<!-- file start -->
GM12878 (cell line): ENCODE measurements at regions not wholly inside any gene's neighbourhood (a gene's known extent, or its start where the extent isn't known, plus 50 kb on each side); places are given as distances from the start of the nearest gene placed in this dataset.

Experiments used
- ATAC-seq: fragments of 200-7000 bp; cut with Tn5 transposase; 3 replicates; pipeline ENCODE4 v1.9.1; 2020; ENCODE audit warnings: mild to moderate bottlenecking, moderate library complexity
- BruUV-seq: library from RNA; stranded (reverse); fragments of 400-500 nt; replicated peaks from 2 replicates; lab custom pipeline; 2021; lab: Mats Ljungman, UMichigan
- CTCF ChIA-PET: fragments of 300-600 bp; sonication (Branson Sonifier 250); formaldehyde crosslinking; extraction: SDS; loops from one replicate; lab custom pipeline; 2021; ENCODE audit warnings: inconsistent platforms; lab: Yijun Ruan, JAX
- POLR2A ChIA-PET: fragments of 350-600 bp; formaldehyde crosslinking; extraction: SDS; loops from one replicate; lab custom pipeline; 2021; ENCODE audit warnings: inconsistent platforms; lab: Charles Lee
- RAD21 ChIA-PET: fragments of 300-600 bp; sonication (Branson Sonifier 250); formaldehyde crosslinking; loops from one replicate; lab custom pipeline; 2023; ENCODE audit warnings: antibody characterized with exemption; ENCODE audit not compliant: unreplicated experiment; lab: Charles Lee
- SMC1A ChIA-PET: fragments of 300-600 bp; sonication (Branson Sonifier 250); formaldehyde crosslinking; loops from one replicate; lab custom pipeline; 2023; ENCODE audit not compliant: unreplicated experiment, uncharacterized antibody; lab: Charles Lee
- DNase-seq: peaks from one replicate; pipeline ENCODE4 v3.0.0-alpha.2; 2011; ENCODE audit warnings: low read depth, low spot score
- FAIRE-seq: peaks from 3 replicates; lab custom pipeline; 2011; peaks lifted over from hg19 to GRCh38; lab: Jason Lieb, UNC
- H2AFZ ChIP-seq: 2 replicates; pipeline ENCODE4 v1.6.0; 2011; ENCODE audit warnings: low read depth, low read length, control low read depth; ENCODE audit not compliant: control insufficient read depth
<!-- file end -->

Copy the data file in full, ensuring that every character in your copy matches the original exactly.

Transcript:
GM12878 (cell line): ENCODE measurements at regions not wholly inside any gene's neighbourhood (a gene's known extent, or its start where the extent isn't known, plus 50 kb on each side); places are given as distances from the start of the nearest gene placed in this dataset.

Experiments used
- ATAC-seq: fragments of 200-7000 bp; cut with Tn5 transposase; 3 replicates; pipeline ENCODE4 v1.9.1; 2020; ENCODE audit warnings: mild to moderate bottlenecking, moderate library complexity
- BruUV-seq: library from RNA; stranded (reverse); fragments of 400-500 nt; replicated peaks from 2 replicates; lab custom pipeline; 2021; lab: Mats Ljungman, UMichigan
- CTCF ChIA-PET: fragments of 300-600 bp; sonication (Branson Sonifier 250); formaldehyde crosslinking; extraction: SDS; loops from one replicate; lab custom pipeline; 2021; ENCODE audit warnings: inconsistent platforms; lab: Yijun Ruan, JAX
- POLR2A ChIA-PET: fragments of 350-600 bp; formaldehyde crosslinking; extraction: SDS; loops from one replicate; lab custom pipeline; 2021; ENCODE audit warnings: inconsistent platforms; lab: Charles Lee
- RAD21 ChIA-PET: fragments of 300-600 bp; sonication (Branson Sonifier 250); formaldehyde crosslinking; loops from one replicate; lab custom pipeline; 2023; ENCODE audit warnings: antibody characterized with exemption; ENCODE audit not compliant: unreplicated experiment; lab: Charles Lee
- SMC1A ChIA-PET: fragments of 300-600 bp; sonication (Branson Sonifier 250); formaldehyde crosslinking; loops from one replicate; lab custom pipeline; 2023; ENCODE audit not compliant: unreplicated experiment, uncharacterized antibody; lab: Charles Lee
- DNase-seq: peaks from one replicate; pipeline ENCODE4 v3.0.0-alpha.2; 2011; ENCODE audit warnings: low read depth, low spot score
- FAIRE-seq: peaks from 3 replicates; lab custom pipeline; 2011; peaks lifted over from hg19 to GRCh38; lab: Jason Lieb, UNC
- H2AFZ ChIP-seq: 2 replicates; pipeline ENCODE4 v1.6.0; 2011; ENCODE audit warnings: low read depth, low read length, control low read depth; ENCODE audit not compliant: control insufficient read depth